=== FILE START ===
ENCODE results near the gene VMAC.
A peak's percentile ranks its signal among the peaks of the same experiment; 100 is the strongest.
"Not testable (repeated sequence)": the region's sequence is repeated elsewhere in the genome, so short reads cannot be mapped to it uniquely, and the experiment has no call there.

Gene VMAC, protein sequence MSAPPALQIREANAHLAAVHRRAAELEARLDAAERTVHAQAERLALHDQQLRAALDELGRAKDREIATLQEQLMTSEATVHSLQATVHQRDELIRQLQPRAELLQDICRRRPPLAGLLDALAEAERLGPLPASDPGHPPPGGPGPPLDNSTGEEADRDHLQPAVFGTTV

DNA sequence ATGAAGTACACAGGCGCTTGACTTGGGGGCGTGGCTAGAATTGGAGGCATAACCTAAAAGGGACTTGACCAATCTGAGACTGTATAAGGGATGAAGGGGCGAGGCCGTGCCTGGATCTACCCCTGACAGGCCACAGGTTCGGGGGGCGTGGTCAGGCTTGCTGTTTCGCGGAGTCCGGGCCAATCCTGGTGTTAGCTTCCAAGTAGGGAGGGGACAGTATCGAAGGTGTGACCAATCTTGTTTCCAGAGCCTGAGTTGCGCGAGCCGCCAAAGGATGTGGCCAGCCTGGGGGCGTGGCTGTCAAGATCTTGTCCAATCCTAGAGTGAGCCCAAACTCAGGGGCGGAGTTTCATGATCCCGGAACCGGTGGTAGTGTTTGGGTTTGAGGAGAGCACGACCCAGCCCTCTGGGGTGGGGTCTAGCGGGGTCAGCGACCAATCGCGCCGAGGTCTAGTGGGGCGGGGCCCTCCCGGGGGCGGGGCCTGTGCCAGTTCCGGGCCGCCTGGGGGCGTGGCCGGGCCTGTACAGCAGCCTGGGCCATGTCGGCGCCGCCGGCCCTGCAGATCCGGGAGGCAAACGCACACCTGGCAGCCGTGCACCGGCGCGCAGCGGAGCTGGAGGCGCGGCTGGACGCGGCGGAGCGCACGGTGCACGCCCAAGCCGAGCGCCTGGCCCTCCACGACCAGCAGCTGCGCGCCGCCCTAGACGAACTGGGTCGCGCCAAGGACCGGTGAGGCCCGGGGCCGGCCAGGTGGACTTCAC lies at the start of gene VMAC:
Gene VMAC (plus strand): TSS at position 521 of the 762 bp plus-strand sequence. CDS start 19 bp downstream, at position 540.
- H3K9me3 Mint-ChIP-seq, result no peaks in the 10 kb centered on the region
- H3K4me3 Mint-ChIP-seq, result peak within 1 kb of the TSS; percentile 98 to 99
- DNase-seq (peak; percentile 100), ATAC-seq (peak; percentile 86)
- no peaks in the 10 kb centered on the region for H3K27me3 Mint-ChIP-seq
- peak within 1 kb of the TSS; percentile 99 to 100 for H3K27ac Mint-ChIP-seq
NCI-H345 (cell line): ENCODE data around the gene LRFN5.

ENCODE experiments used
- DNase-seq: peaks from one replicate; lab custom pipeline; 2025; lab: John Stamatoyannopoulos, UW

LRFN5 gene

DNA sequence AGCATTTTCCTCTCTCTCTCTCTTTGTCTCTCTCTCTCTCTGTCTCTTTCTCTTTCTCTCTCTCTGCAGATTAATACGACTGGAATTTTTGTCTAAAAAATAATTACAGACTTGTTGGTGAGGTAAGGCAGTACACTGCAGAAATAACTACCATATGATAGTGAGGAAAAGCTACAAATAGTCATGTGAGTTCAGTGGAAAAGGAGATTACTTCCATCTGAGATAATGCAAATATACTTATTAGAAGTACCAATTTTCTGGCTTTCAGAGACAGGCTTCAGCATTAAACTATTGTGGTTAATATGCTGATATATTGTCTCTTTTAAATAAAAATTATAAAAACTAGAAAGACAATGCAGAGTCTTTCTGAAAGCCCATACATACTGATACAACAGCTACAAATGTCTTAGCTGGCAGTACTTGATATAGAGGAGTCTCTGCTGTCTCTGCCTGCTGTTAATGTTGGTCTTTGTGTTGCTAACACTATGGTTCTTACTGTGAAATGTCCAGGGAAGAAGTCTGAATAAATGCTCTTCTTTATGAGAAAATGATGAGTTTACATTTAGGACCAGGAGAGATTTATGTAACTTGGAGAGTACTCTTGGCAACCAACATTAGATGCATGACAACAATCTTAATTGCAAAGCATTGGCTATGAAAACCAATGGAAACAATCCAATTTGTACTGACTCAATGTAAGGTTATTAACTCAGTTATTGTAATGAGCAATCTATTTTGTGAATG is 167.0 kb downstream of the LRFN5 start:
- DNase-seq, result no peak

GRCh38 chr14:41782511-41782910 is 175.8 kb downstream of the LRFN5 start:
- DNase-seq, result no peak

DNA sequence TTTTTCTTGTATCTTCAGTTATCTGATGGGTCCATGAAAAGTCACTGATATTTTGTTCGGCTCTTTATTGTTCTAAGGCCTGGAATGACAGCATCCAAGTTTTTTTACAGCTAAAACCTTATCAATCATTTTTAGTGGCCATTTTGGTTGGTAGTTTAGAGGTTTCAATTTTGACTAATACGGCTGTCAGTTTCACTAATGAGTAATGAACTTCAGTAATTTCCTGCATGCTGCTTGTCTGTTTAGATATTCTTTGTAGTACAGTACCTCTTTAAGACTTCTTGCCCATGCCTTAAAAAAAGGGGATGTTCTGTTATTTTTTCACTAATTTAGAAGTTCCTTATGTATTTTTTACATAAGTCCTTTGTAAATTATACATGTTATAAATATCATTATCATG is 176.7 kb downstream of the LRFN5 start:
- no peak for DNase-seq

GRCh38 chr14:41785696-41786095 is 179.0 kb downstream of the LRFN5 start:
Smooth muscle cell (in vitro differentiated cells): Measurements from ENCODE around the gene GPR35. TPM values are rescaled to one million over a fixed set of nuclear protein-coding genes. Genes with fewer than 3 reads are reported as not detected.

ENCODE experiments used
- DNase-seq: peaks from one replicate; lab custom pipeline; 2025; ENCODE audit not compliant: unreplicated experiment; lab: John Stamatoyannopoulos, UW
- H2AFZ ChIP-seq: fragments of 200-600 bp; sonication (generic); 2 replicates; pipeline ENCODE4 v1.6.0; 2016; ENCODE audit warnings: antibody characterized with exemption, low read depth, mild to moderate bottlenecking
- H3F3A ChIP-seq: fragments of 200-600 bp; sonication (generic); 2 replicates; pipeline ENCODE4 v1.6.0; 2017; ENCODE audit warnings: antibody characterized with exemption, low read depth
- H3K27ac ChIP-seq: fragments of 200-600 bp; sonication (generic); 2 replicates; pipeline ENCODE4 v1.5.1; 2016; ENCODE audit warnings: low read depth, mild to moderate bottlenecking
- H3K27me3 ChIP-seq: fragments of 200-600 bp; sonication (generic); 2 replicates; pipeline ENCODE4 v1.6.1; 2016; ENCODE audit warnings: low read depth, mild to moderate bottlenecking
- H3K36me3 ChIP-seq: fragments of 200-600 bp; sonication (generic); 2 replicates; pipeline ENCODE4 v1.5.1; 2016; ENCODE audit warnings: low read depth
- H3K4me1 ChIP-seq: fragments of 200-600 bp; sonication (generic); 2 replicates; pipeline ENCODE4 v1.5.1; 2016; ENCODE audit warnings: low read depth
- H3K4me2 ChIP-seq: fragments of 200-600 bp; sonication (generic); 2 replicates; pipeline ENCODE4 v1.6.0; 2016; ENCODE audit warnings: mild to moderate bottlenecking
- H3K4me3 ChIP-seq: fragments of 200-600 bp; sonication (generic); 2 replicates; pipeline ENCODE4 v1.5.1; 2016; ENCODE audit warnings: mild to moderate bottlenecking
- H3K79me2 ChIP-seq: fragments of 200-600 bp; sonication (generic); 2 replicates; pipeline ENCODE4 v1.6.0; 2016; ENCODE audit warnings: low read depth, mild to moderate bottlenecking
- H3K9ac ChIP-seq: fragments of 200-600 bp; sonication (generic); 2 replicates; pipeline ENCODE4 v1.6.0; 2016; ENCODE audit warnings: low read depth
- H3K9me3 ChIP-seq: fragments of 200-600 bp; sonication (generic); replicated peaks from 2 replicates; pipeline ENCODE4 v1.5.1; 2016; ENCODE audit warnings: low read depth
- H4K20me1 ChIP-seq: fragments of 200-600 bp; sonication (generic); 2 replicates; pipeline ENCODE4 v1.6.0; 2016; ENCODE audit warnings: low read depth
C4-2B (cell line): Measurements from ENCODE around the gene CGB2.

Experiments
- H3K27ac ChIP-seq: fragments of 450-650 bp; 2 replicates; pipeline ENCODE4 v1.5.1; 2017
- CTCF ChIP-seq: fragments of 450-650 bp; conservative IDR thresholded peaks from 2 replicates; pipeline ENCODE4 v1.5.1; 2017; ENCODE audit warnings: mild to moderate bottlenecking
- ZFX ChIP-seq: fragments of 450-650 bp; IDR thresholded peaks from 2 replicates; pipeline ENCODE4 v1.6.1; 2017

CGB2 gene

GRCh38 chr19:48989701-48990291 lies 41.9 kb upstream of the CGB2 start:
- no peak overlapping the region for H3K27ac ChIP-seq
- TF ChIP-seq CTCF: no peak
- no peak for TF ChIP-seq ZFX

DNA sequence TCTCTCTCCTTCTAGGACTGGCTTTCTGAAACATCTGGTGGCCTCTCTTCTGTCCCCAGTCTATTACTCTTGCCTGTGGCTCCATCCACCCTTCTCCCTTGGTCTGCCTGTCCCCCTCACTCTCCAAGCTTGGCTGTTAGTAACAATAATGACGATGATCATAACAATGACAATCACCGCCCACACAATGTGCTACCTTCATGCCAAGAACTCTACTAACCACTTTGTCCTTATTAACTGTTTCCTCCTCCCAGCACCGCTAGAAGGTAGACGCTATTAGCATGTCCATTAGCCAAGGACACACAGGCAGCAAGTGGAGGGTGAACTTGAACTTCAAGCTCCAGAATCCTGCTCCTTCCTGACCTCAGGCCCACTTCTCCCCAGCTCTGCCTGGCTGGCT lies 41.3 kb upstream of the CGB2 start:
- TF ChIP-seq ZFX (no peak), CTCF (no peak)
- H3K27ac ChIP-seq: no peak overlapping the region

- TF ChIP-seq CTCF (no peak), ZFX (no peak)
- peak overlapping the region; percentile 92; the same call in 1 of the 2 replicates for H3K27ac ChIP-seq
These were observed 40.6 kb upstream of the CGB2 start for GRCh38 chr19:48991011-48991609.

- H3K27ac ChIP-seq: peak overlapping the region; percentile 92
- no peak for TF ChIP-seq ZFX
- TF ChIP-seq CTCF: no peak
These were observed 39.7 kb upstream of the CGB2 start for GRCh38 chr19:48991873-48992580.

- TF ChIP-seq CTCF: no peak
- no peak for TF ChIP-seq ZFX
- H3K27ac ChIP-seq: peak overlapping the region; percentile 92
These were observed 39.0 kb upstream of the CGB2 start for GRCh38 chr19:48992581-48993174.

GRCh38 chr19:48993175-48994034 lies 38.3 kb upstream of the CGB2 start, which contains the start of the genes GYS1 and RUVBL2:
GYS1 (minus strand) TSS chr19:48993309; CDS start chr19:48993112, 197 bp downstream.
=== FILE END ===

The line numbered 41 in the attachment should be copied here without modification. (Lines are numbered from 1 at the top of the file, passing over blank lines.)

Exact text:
- CTCF ChIP-seq: fragments of 450-650 bp; conservative IDR thresholded peaks from 2 replicates; pipeline ENCODE4 v1.5.1; 2017; ENCODE audit warnings: mild to moderate bottlenecking